Argentine golfer Jose Cocerces can already smell his first European Tour victory in over six years.
Yesterday at the Dubai Creek Golf and Yacht Club, Cocerces carded seven birdies in a 4-under-par round of 68 that extended his lead to five shots going into Sunday's final round of the $1.36 million Dubai Desert Classic.
Coerces, who held a four-stroke advantage over Britain's Jamie Spence heading into Saturday's third round, finished the day with a 15-under par total of 201. Spence shot 69 to remain in second place at 206, one shot in front of compatriots Russel Claydon and Lee Westwood. Swede Jarmo Sandelin had the day's best round, shooting a 63 to jump from 58th to a tie for eighth in the field. Sandelin was joined at 210 by British Open champion Paul Lawrie of Scotland and Darren Clarke of Northern Ireland, who both shot 69s.
Cocerces' last tournament victory came at the Catalonia Open in 1994. The 37-year old now finds himself in unfamiliar territory--with a commanding lead and only 18 holes remaining.
Cocerces said: "There is more pressure in this tournament with so many good players, including Lee Westwood, not far behind. I have a good feeling, but I don't know if I'll sleep tonight."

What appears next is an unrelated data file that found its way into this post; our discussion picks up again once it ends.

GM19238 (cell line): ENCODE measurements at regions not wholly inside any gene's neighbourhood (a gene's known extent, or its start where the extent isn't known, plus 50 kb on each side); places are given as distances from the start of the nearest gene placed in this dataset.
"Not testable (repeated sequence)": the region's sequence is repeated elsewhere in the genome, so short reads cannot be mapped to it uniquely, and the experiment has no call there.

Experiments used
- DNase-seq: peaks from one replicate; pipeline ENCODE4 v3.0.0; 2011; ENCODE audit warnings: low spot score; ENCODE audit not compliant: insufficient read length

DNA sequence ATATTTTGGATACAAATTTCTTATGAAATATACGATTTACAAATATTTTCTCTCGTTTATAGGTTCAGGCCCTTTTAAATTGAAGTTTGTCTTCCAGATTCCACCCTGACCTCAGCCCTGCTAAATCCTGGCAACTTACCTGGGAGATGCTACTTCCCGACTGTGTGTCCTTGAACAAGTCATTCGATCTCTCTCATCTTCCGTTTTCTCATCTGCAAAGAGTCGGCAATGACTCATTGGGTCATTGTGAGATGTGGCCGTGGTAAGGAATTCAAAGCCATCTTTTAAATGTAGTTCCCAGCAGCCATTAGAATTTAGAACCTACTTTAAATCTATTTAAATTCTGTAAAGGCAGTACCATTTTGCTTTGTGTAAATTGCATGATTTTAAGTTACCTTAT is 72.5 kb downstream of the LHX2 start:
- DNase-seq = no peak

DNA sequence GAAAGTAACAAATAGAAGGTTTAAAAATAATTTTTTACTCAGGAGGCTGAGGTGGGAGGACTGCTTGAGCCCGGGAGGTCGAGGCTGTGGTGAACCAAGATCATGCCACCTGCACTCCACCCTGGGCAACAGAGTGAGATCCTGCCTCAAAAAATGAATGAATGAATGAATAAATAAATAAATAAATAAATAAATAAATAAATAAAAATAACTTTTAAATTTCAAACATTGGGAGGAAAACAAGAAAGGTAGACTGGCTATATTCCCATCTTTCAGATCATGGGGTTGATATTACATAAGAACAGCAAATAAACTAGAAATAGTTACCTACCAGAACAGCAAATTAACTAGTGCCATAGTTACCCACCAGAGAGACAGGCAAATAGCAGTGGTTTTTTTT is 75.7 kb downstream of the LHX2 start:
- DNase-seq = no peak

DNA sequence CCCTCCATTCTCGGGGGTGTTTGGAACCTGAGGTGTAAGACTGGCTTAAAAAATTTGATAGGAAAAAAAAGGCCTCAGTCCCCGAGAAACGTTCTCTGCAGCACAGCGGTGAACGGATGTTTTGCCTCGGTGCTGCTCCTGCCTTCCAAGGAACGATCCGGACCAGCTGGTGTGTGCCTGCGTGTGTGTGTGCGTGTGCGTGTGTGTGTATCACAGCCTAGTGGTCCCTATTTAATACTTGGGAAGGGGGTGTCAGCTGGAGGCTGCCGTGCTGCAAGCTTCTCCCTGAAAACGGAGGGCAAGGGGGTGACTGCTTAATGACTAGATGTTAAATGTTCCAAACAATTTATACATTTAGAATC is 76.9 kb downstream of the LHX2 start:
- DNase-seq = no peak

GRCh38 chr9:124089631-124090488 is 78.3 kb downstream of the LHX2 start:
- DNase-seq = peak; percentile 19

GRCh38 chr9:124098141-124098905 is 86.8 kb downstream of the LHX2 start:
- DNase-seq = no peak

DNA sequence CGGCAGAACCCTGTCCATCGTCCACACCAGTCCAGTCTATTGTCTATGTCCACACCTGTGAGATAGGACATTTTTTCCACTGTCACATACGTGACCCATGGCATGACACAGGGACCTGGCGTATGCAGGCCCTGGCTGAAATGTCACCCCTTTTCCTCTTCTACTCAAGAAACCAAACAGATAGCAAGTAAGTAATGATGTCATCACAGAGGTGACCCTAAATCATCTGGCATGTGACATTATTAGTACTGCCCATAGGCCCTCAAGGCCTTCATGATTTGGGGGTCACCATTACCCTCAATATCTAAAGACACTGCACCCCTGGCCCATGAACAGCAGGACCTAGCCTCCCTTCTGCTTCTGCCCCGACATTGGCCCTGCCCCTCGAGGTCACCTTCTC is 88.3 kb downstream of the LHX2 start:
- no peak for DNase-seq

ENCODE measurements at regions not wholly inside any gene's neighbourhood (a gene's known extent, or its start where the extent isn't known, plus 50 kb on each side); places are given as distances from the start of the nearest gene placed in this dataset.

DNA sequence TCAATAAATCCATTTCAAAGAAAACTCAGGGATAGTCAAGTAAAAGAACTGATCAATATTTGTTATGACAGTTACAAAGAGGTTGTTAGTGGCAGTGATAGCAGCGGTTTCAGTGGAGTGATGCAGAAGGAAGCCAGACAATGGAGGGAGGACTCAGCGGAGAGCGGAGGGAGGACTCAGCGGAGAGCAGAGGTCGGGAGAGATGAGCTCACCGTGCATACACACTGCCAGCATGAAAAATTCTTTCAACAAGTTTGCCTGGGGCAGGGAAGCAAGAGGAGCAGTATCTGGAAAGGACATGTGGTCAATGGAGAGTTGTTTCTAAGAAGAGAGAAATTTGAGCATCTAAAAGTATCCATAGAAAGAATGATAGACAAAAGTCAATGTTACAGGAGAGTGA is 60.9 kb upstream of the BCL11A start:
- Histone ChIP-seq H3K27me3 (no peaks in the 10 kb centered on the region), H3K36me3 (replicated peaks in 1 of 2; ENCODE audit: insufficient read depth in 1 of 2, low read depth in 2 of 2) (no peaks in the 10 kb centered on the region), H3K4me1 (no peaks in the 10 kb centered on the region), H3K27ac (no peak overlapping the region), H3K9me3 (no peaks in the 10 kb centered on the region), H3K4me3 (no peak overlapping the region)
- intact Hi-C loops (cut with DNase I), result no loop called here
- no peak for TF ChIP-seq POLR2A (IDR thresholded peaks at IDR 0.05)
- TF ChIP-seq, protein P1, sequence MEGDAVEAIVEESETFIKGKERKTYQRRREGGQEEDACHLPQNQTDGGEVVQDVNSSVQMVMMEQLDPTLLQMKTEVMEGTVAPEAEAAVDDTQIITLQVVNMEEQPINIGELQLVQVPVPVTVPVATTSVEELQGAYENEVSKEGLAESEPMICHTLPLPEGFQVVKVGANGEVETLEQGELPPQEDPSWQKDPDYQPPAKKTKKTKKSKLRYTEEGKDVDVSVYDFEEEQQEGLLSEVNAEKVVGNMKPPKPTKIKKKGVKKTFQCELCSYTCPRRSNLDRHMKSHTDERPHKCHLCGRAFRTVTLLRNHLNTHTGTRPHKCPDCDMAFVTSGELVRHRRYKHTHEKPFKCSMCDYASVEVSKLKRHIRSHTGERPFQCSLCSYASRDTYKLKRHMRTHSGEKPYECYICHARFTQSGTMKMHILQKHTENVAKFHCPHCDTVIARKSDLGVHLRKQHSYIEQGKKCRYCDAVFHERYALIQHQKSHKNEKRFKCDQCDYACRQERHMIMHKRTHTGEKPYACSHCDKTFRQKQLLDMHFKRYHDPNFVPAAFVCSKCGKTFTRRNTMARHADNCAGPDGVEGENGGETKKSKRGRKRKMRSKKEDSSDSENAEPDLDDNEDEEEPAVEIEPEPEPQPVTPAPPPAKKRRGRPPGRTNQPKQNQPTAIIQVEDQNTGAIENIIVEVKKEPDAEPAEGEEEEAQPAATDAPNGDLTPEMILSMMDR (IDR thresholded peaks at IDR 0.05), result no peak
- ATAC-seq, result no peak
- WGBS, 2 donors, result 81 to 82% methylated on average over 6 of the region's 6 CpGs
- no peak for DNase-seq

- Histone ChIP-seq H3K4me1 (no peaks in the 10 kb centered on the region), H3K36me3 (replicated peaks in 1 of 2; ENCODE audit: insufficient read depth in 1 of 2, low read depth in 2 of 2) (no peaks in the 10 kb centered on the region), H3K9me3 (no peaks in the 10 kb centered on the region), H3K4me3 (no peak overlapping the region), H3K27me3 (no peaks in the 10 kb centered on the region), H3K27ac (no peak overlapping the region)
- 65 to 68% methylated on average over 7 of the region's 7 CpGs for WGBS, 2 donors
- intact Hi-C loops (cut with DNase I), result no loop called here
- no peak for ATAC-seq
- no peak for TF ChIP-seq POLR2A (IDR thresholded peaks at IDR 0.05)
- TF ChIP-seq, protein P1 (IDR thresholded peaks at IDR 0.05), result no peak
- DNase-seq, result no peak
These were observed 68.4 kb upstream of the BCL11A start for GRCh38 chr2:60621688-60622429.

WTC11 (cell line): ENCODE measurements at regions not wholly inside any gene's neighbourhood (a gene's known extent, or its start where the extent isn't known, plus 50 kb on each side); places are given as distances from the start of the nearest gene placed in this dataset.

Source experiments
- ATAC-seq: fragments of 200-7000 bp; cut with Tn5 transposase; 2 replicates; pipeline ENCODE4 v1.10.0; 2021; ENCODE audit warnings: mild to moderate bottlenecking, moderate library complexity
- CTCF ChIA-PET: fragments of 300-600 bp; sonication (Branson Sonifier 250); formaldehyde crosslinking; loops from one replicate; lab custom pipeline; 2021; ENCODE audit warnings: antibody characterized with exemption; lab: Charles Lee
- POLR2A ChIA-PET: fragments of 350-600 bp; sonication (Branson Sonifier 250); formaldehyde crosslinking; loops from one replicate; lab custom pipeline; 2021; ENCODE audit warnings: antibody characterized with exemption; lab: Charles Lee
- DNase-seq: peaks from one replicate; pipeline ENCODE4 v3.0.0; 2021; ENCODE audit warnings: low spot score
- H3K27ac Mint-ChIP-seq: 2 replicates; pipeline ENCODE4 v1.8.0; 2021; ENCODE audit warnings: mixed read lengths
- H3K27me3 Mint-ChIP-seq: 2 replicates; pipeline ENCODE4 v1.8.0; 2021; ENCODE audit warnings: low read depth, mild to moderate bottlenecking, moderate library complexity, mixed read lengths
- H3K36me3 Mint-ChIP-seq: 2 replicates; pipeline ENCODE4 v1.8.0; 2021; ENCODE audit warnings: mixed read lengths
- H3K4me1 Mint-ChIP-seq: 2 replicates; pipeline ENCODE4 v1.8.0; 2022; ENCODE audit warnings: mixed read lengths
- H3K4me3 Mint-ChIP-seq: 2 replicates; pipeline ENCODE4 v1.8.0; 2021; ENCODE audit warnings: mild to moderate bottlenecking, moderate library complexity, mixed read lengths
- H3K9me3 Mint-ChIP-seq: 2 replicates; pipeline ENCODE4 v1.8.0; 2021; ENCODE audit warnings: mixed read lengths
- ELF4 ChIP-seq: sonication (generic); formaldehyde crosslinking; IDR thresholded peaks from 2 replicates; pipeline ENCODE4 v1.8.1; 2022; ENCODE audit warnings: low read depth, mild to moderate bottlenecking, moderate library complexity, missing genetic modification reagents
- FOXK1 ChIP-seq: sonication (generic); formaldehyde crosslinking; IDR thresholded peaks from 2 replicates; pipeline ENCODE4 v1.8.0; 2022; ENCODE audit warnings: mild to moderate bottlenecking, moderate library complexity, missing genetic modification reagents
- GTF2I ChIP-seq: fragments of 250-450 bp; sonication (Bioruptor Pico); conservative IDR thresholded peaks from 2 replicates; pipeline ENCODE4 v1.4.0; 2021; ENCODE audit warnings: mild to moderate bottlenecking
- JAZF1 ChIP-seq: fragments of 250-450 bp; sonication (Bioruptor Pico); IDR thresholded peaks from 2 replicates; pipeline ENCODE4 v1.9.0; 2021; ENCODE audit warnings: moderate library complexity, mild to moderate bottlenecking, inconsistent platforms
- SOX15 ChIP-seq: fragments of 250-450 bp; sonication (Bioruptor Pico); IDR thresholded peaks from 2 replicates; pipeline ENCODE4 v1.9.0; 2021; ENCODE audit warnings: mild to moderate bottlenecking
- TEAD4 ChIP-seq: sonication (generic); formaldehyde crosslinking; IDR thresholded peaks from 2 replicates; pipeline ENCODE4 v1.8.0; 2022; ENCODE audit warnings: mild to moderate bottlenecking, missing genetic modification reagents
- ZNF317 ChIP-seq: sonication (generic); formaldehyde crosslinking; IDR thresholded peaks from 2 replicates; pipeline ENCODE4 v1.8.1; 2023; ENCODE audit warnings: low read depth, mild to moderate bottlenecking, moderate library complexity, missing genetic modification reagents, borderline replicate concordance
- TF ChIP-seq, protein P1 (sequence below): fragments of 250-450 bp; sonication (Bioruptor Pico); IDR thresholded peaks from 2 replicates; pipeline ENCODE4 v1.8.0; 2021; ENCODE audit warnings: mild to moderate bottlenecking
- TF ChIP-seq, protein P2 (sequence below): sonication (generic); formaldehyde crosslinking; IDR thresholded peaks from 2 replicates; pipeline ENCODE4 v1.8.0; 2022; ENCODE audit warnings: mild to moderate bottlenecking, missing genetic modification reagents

Westwood insisted Coerces' lead was not invincible. "As you can see from my first two rounds, it's possible to shoot 64 as much as it is to shoot 75," Westwood stated. "Big leads are there to be shot at. I was five behind in last year's Dutch Open and seven behind in the European Open going into the last round, and won."
Cocerces established his lead on Friday, when he displayed a mastery over the intimidating gusting conditions. With the infamous Simal wind swirling at over 50 mph, Cocerces kept his drives low and finished the day with a solid 3-under-par 69. Cocerces credited his performance to his winter workout. "Working out when I took three months off from the tour, have meant that I've come to my first event of the season a stronger person."
If Cocerces does manage to shake his early jitters and prevail in Sunday's final round, one thing is for certain: he will not forget his homeland. "If I do win...I will send a percentage of the winnings home," he said. "I try to look after my brothers and sisters because we come from a very poor family...Whenever I have the chance I go to the really poor neighbourhoods in Buenos Aries because I came from a background like that. I leave food, shoes, clothes and books for the little boys."
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